"We're excited about this candidacy for Barack Obama, because what it represents is change in America. It represents a new generation of leadership. . .This is representative of the beginnings of an organization in the state of Ohio. All of us coming together, united, in who we believe will be the next president of the United States. We're very much excited about what is going to happen tomorrow in Iowa. The march to the presidency begins through Iowa. . .But we know in the General Election, Ohio is always the battleground state for the entire nation."

Look who's talking - and then not.

Ben Fischer reports:

Before the Christmas/New Year's holiday break season, the Enquirer had a particularly enlightening exchange with Cincinnati schools Superintendent Rosa Blackwell.

On Dec. 19, CPS called a media conference to brag about the district's six new nationally board certified teachers, people who had spent more than a year pursuing the demanding certification. CPS is by far the state's leader in total number of faculty who've earned the prestigious distinction.

A beaming Blackwell went on at length about the teachers' considerable accomplishment, and graciously answered numerous questions from the only reporter who asked them. It was a rare moment of accommodation to the media for the reticent superintendent.

But as the media conference was ending, the same reporter approached Blackwell with a question about J.R. Carlisle, the principal for the School for Creative & Performing Arts, who is under investigation in Ft. Mitchell for an alleged rape.

CPS' response to the investigation has been to say little publicly, barely even acknowledging the accusation. Until the Enquirer broke the news of the accusation, SCPA parents had heard nothing officially about Carlisle, who had been on sick leave nearly two months.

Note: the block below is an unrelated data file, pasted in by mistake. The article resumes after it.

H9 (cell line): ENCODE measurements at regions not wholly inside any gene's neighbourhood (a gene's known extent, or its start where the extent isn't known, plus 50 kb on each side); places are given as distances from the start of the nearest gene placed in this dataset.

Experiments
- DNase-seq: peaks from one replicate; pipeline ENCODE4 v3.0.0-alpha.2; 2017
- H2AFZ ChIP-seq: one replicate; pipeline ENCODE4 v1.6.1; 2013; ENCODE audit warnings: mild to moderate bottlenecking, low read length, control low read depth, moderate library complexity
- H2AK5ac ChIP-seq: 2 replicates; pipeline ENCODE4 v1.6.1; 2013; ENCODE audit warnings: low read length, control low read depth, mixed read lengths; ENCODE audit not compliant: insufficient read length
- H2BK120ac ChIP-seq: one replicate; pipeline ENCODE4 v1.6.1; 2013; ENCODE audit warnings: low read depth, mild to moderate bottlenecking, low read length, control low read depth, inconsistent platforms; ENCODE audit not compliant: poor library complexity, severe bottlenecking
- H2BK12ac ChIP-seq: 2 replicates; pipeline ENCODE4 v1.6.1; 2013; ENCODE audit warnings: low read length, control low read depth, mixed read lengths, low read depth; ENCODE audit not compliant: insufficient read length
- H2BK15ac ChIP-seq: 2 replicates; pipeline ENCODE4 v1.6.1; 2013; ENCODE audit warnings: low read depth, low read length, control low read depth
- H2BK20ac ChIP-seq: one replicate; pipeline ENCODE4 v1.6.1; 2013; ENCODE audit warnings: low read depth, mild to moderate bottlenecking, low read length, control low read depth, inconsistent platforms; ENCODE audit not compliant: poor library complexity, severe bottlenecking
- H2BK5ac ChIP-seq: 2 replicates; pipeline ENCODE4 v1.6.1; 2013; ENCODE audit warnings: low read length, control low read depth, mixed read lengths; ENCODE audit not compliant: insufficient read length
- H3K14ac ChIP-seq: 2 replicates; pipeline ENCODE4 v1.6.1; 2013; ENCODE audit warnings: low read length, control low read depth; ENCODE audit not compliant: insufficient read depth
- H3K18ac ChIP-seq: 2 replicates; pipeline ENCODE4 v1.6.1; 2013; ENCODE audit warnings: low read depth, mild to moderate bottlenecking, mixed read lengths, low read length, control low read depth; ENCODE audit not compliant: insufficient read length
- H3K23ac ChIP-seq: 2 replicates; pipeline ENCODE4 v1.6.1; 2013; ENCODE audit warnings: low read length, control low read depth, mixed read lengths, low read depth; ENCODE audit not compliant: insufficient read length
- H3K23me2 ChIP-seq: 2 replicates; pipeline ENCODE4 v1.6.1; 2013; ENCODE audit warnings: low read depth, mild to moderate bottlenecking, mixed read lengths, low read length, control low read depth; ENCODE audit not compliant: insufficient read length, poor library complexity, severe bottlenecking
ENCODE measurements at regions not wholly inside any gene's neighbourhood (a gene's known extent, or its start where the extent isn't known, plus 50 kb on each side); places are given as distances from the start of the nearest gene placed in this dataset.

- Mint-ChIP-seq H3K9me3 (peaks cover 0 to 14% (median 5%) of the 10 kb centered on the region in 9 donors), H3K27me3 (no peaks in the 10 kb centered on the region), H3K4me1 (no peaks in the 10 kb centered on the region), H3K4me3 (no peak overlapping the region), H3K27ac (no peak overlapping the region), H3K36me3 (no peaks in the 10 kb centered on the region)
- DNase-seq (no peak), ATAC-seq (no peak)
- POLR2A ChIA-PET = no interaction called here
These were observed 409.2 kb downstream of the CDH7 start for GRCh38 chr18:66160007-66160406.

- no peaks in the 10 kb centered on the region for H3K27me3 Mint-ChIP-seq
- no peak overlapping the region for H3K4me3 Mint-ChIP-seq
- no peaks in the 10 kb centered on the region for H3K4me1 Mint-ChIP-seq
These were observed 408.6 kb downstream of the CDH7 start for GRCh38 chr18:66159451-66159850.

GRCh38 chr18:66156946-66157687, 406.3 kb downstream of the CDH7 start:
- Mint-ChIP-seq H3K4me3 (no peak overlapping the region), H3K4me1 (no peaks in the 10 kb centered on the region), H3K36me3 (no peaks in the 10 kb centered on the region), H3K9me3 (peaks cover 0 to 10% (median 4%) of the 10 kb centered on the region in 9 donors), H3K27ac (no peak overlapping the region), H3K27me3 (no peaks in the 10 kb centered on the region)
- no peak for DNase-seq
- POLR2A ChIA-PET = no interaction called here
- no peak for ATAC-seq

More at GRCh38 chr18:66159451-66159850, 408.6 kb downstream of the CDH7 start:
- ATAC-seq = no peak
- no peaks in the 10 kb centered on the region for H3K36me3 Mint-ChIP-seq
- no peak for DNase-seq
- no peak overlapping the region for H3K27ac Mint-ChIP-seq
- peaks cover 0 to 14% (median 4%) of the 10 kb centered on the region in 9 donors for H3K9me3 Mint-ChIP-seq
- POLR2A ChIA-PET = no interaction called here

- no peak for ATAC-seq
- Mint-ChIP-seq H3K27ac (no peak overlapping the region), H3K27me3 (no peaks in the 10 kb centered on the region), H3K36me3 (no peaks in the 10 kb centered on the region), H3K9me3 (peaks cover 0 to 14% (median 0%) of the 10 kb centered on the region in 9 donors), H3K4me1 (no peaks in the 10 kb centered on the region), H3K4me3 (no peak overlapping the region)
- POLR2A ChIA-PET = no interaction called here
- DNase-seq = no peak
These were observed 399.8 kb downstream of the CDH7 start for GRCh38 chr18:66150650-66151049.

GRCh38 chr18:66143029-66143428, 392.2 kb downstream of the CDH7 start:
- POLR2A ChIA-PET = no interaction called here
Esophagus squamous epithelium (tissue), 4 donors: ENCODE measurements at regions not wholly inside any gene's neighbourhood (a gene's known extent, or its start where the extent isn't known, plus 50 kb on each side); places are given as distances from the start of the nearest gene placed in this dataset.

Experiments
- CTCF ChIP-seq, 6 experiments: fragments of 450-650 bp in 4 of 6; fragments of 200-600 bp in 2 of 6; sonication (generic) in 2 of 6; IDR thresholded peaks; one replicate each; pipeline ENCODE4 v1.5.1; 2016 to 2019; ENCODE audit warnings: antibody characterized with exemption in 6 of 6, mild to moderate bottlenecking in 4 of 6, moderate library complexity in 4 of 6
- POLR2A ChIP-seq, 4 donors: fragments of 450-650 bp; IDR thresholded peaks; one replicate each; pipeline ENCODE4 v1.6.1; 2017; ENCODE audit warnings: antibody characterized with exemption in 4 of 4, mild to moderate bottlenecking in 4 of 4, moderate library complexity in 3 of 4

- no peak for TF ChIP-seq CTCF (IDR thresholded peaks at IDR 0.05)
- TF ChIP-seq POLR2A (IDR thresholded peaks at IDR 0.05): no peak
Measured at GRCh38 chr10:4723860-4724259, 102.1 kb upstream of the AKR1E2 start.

The previously verbose Blackwell, who is the chief administrative officer for CPS turned on a dime once the topic turned away from the positive and to the potentially controversial.

"I would refer you to Janet Walsh," Blackwell said, directing the question to the district's chief P.R. woman. Blackwell earns $203820 per year, along with extensive fringe benefits, to oversee all CPS functions.

Iowa, Iowa, Iowa

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Connie's back

The landscape of southwest Ohio politics is littered with the carcasses of Democrats who have tried to break through the Republican lock on Ohio legislative seats in the suburban districts. Many have run once, gotten their indiviudual and collective clocks cleaned, and have disappeared beneath the waves, never to been heard from again.

Connie Pillich is not one of those.

Pillich - the former Air Force officer and attorney from Montgomery - came out of nowhere in 2006 to run an agressive, if underfunded, campaign to unseat State Rep. Jim Raussen, the Springdale Republican who was running for a third term in northern Hamilton County's 28th Ohio House District.

Pillich did better than expected, pulling in 48 percent of the vote in a reliably Republcan district. Her performance caught the attention of the party leadership, who encouraged her to run again.

Not that she needed much encouraging.

Wednesday morning, she files petitions to run again against Raussen, who is running for his last term, under Ohio's term limits law.

The Ohio Democratic Party plans a serious push in 2008 to win back the Ohio House after 14 years of GOP control. If there is a district in southwest Ohio that is likely to draw special attention from the Democratic party, it is probably this one.

Tuesday, January 01, 2008

Wulsin files petitions

Howard Wilkinson has the story here

Monday, December 31, 2007

Berding: We Need A Retreat

Cincinnati City Councilman Jeff Berding held a press conference today - a good day to do it, news-wise, because very little else is going on - to say that he'll be introducing a motion next week to mandate a retreat for council members, Mayor Mark Mallory and City Manager Milton Dohoney.

Berding says public safety and attracting new business would be among his top items to discuss for an "action agenda." City officials stopped having retreats about four years ago, he said, and shouldn't have. He'd like to see the retreat happen in the next couple of months, possibly as a birthday present for himself. (His birthday's Feb. 8)

"I want to go beyond talking about a good idea," he said. "I want to execute a good idea."